Colombia to heighten security at Venezuelan border with introduction of e-readers as humanitarian crisis worsens

By James Rosenfield February 27, 2018

Amidst the burgeoning immigration crisis from neighboring Venezuela, Colombian authorities have decided to install electronic passport readers at seven border posts between the two countries in a bid to curb lax immigration.

In an effort to curtail rampant illegal immigration along the porous border, these “e-readers” will scan passports and visas in an effort to check validity of the documents. The machine then authorizes or denies entry and the migrant moves on to the next step.

Colombian president Juan Manuel Santos has been under pressure to curtail illegal immigration, and two weeks ago, he announced a new plan to temporarily halt the issue of day-passes for Venezuelans, as well as deploying 3,000 new security personnel at the border.

Since the implementation of the new security measures, daily immigration at all checkpoints fell from 48,000 people per day to 35,000 people per day.

The crisis has only deepened for Venezuela over the last few months, as migrants flee hyperinflation and rampant crime in what has been deemed, “Latin America’s worst-ever refugee crisis.” With almost a million people fleeing the country since 2012, it is the largest human displacement in Latin American history.

Hugo Chávez led the Bolivarian Revolution in a democratically-elected takeover of the Venezuelan government just before the turn of the millenium. Chavez’s “Bolivarian” politics (which only relate to the revolutionary Simón Bolivar in name) consist of a vehemently anti-imperialist bent, participatory democracy, economic self-sufficiency, nationalistic patriotism, equal distribution of resources, and the elimination of corruption.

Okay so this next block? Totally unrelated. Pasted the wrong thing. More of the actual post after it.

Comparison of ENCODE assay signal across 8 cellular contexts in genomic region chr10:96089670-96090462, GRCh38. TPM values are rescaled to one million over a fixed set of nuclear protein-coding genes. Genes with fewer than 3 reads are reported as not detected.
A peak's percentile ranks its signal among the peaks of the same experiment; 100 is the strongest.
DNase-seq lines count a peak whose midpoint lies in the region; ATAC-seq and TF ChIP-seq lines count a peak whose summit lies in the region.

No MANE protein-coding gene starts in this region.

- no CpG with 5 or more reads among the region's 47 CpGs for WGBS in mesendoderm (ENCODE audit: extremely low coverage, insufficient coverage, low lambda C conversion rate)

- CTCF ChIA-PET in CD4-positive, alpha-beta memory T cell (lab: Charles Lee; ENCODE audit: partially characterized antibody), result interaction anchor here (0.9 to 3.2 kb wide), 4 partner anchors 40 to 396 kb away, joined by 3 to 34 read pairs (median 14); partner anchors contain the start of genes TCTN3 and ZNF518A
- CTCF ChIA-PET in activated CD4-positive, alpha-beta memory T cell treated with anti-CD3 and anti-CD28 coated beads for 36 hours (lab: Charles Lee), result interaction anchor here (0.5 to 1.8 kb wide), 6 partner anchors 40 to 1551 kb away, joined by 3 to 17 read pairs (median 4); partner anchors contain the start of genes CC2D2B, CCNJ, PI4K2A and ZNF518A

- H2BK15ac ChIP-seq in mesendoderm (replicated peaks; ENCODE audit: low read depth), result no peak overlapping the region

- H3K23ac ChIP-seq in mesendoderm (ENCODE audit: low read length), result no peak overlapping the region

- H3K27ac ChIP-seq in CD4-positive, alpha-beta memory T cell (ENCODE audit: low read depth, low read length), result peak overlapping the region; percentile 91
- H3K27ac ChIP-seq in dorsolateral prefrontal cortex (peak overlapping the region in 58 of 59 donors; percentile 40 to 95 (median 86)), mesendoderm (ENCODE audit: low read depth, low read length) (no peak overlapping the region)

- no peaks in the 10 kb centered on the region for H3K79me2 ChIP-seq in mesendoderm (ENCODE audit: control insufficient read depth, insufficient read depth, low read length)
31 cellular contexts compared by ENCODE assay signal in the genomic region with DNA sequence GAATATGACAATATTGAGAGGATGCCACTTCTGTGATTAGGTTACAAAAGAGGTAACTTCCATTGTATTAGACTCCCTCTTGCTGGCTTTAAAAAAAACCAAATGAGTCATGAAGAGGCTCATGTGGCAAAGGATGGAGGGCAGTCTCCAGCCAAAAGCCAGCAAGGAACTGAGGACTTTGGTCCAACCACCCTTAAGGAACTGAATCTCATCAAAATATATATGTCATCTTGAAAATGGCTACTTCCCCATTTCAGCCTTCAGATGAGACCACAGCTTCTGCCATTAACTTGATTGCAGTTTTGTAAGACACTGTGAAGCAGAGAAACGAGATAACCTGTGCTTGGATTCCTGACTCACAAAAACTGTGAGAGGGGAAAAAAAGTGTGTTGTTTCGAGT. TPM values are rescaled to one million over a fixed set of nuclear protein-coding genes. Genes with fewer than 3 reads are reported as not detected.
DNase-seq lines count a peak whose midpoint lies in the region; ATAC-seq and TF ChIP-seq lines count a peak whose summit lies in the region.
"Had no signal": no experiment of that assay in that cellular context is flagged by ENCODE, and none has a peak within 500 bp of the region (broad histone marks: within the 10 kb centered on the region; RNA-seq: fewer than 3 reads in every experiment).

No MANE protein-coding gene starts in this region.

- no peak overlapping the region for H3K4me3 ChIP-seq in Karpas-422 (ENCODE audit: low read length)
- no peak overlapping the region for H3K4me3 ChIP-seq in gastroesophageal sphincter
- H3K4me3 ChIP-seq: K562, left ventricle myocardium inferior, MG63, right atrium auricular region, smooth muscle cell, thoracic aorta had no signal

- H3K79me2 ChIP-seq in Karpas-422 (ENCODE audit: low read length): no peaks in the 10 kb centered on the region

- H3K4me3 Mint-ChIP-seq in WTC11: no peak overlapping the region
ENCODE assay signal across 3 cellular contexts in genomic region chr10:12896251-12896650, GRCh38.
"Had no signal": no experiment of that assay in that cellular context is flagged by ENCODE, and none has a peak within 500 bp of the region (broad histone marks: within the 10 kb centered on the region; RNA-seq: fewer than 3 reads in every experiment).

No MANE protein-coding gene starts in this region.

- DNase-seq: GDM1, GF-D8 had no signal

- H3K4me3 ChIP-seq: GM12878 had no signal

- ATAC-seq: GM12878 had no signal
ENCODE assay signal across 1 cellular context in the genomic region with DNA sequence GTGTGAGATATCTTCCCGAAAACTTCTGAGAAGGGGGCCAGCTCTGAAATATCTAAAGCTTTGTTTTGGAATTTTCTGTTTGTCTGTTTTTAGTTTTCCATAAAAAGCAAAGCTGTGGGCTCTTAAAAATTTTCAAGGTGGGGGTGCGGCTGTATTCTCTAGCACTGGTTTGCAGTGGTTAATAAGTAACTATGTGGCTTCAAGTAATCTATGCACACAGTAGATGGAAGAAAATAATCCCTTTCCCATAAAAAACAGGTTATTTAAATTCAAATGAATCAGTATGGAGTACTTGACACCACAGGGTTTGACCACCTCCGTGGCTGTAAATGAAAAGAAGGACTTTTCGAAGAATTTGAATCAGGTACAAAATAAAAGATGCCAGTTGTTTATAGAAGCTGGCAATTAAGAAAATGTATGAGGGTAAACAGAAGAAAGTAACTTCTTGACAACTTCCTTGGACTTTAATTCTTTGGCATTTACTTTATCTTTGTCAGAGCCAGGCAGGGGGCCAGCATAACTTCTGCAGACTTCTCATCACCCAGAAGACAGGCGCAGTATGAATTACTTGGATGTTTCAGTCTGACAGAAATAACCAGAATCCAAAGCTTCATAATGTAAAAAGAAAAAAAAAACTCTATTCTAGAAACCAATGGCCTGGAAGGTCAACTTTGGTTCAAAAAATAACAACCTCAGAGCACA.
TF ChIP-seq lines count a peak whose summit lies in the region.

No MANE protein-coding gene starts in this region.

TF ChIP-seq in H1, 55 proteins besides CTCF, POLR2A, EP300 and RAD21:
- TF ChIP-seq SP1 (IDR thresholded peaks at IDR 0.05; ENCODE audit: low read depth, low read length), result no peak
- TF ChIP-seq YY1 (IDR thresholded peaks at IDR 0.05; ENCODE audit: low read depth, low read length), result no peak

Chávez nationalized industry and distributed the enormous profits from Venezuela’s oil rezerves, which are the largest in the world, throughout various social programs. The poverty rate halved, as did the unemployment rate. Income per capita doubled, education improved, and infant mortality lowered.

Unfortunately, violent crime increased significantly. Chávez instituted various controversial criminal reforms, which included releasing thousands of violent criminals into the streets. Kidnappings and homicide skyrocketed under his tenure, and criminals in prisons had easy access to alcohol, drugs, and weapons.

The yoking of the Venezuelan economy on one sole resource, namely oil, had grave consequences for the country. Chávez died of cancer in 2013, and his handpicked successor, Nicolas Maduro, lacked the authority and charisma that his predecessor had. He was also unlucky enough to rule at a time when oil prices fell drastically. The fate of the petrostate that failed to diversify its income was one of total economic collapse.

Venezuela’s over-reliance on oil exports as well as over-regulation of currency have caused the world’s worst hyperinflation rate. As the currency weakens, prices on goods rise, which has created a devastating shortage of goods throughout the country. Shortages of food and medicine has created a healthcare crisis in the country.

In a poll released earlier this week, a staggering 90% of all Venezuelans say they do not have the means to buy sufficient food – the government must subsidize almost the entire country’s meals – but these handouts are unpredictable and insufficient. 90 percent of Venezuelans live below the poverty line. 61 percent live in extreme poverty.

There seems to be no end in sight to the deepening crisis as Maduro strengthens his hold on his post by imprisoning the opposition and rigging elections. Protesters are jailed, beaten, and raped and hundreds of children have starved to death. Caracas is the murder capital of the world. Colombia, Brazil, and Guyuna now must deal with the fallout of a failed state on their doorstep.

All three countries have tightened border security in the last few weeks, but it does not seem to stem the flow of illegal migrants on the porous borders. Many migrants are finding work in Bogotá, where the rose industry has, for example, accepted thousands of workers.

Many are worried about rising crime rates, including drug smuggling. Many Venezuelans, in their desperate condition, have taken to joining the ELN, the Colombian leftist paramilitary group, with some being implicated in the coordinated attacks on police around Colombia earlier in February.

The insecurity in Venezuela threatens the security of her neighbors, but the humanitarian crisis is currently lacking a humanitarian response, as Maduro’s government continues to refuse aid from foreign countries.